If you are attempting to get a visa or green card in the U.S., but are blocked by being inadmissible, you may be eligible to file for a waiver of certain grounds of inadmissibility based on the extreme hardship your qualified relative will experience if you are not admitted to the United States.
According to a policy adopted by U.S. Citizenship and Immigration Services (USCIS), your waiver will be approved if you can provide strong evidence that your relative will experience either:
You can, if you wish, prove that your relative would experience extreme hardship in both potential situations. But if only one situation would cause extreme hardship, be prepared to prove that that is the one you and your U.S. relative would choose.
Also keep in mind that the qualifying relative does NOT have to be the same one who petitions for you to immigrate. For example, someone immigrating to the U.S. based on marriage to a U.S. citizen could apply for the waiver based on hardship that her U.S. citizen mother would face.
Extreme hardship has been defined to mean hardship that is greater than what your relative would normally experience if you were not allowed to come to or stay in the United States. It would be not enough, therefore, to show that your relative will miss you, because this would be expected under any type of separation.
There is no specific law or regulation definig what constitutes a “normal” versus an “extreme” hardship, which means that the evidence for each waiver application will be reviewed on a case-by-case basis.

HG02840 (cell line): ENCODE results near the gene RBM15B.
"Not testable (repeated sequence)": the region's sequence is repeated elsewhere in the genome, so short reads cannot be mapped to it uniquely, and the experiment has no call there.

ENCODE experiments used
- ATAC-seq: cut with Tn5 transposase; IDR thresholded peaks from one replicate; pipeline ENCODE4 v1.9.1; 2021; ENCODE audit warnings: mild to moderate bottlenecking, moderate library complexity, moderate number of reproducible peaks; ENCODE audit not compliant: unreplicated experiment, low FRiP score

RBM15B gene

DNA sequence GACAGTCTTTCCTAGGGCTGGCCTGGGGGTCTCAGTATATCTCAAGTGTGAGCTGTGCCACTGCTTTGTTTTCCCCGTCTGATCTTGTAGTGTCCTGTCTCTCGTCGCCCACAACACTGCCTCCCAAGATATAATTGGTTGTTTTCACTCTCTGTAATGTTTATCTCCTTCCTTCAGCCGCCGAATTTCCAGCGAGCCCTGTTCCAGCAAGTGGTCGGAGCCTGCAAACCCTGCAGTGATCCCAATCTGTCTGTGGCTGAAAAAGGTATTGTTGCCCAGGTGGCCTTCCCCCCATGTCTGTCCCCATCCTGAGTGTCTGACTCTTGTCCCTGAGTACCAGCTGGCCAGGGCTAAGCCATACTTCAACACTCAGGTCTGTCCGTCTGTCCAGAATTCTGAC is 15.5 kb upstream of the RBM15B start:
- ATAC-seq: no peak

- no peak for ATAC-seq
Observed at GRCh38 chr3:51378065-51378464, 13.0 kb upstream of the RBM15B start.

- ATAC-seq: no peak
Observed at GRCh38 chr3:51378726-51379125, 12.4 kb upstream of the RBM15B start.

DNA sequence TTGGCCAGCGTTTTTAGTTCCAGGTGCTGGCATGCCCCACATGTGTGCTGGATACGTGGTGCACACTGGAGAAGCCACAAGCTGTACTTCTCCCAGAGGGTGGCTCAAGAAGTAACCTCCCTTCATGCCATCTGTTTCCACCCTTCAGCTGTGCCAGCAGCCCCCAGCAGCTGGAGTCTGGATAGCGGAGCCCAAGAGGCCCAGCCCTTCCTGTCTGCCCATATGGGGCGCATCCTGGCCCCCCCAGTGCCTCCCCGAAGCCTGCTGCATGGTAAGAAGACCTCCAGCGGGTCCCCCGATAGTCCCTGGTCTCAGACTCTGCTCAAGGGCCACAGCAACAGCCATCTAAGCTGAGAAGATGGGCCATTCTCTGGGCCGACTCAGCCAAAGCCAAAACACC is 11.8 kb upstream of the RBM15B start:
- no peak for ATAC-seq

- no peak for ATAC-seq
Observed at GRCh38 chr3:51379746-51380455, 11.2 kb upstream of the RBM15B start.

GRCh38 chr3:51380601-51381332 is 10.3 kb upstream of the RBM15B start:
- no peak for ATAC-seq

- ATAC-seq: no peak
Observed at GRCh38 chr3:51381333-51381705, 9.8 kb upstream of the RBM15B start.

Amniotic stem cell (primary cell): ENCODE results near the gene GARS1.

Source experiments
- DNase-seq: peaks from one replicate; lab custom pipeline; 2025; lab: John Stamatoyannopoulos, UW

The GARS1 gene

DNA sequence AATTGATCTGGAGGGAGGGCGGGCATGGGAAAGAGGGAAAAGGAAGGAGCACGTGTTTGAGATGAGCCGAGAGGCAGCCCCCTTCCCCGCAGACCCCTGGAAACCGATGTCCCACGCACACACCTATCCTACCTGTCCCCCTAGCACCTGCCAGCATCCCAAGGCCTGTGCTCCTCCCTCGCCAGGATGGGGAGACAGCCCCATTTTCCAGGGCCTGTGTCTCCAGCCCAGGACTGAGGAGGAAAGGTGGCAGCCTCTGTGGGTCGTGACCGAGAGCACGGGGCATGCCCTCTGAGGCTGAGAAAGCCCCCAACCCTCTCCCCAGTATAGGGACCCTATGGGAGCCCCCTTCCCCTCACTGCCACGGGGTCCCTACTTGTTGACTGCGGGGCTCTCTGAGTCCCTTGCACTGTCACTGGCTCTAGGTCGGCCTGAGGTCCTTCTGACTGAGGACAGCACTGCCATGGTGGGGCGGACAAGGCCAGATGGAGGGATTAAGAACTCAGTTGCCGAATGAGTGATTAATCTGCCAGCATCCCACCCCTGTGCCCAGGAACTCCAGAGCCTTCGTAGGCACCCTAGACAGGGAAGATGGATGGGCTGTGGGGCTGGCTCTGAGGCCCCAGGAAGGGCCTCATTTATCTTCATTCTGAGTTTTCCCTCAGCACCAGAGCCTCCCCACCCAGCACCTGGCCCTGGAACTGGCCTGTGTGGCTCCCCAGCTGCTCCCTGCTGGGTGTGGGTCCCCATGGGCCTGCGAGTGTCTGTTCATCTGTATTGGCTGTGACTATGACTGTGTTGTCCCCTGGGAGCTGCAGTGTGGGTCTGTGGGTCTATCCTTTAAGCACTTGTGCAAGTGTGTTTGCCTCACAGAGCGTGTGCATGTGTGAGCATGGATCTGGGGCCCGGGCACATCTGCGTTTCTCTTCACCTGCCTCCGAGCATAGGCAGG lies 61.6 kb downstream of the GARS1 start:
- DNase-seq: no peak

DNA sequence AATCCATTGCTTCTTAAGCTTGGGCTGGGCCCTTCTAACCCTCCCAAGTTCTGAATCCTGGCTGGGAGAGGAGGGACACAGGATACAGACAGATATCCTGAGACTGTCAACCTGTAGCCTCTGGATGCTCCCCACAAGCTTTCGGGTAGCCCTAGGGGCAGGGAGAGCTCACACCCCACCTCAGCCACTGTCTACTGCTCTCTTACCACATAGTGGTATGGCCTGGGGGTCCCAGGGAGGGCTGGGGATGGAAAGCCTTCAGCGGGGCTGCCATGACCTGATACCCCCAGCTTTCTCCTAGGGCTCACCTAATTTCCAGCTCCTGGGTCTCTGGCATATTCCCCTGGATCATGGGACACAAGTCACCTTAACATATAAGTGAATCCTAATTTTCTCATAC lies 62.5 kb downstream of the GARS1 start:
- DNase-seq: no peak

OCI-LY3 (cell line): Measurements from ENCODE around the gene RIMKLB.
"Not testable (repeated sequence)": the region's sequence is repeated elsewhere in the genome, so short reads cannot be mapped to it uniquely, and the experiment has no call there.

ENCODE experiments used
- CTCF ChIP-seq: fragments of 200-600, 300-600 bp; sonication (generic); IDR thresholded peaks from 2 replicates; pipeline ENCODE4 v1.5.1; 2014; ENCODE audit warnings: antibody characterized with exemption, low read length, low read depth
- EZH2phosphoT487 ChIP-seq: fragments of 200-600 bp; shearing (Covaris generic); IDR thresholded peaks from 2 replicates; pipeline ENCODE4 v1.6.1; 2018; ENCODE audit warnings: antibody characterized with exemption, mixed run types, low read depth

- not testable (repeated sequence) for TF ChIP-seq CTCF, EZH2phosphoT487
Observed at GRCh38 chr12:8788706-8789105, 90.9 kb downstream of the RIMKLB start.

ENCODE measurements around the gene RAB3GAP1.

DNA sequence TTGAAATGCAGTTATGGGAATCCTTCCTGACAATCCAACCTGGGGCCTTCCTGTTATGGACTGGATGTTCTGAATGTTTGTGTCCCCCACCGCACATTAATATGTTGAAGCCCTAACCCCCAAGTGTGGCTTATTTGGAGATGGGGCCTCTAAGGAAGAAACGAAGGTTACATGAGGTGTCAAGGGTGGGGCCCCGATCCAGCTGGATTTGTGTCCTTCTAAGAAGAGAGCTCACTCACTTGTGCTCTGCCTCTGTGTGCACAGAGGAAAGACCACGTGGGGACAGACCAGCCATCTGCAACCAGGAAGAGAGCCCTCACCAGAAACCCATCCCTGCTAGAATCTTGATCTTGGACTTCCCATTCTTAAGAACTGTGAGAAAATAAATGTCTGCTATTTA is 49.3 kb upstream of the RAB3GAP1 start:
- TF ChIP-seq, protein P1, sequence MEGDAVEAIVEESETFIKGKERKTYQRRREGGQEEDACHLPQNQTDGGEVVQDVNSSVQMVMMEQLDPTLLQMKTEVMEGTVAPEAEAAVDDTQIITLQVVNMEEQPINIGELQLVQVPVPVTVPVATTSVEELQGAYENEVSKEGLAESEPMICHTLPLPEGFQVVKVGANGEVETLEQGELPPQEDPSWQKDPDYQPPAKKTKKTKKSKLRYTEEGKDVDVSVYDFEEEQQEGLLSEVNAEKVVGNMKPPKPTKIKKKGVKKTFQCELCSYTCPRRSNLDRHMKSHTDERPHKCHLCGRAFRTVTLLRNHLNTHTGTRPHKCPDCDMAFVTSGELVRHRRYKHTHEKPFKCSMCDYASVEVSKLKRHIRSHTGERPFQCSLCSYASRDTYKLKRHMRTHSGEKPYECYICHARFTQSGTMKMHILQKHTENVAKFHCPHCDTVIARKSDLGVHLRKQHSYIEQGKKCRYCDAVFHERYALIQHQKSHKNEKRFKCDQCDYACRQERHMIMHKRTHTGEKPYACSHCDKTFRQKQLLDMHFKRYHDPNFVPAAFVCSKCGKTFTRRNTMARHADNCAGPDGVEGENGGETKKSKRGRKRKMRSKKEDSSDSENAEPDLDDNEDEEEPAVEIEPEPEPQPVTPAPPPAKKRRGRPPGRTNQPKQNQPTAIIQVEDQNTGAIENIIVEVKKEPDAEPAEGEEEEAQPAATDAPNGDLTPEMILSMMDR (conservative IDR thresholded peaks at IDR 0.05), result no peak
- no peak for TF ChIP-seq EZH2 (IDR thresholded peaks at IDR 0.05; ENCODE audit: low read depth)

Some of the more common arguments for extreme hardship when your relative remains in the U.S. but you remain abroad (or are deported there) include, but are not limited to:
A lawyer can help evaluate your personal situation and come up with other convincing reasons.
Some of the more common arguments for extreme hardship when your relative accompanies you to your home country include, but are not limited to:
The evidence you will need to submit with your waiver application in order to prove your arguments for extreme hardship will start with your qualifying relative’s personal statement. Your qualifying relative must draft a statement outlining all the reasons he or she will suffer extreme hardship if living outside the United States or if you are not in the U.S. with him or her.
You may also want to submit a personal statement to support the arguments made by your qualifying relative and to shed more light on conditions in your home country.
Every argument made in either statement should be supported by additional documentation. This documentation can include, but is not limited to:
It's a good idea to reference each piece of evidence in the personal statements as an exhibit. This will help you organize your application, which will make it easier for the USCIS officer to review it.
There are some categories of inadmissibility that do not designate a U.S. citizen or permanent resident child as a qualifying relative for the extreme hardship waiver. Many applicants make the mistake of focusing primarily on the children when they do not qualify, resulting in a challenge or denial of their application.
If your child is not a qualifying relative, you can provide evidence of extreme hardship to the child only if it will result in extreme hardship to your qualifying relative.
It is always a good idea to consult with an immigration attorney when you prepare an I-601 waiver based on extreme hardship to a qualifying relative. An attorney can assist you in collecting the best evidence to support your arguments. An attorney can also prepare a legal summary to support your case and to serve as a guide for the adjudicating officer.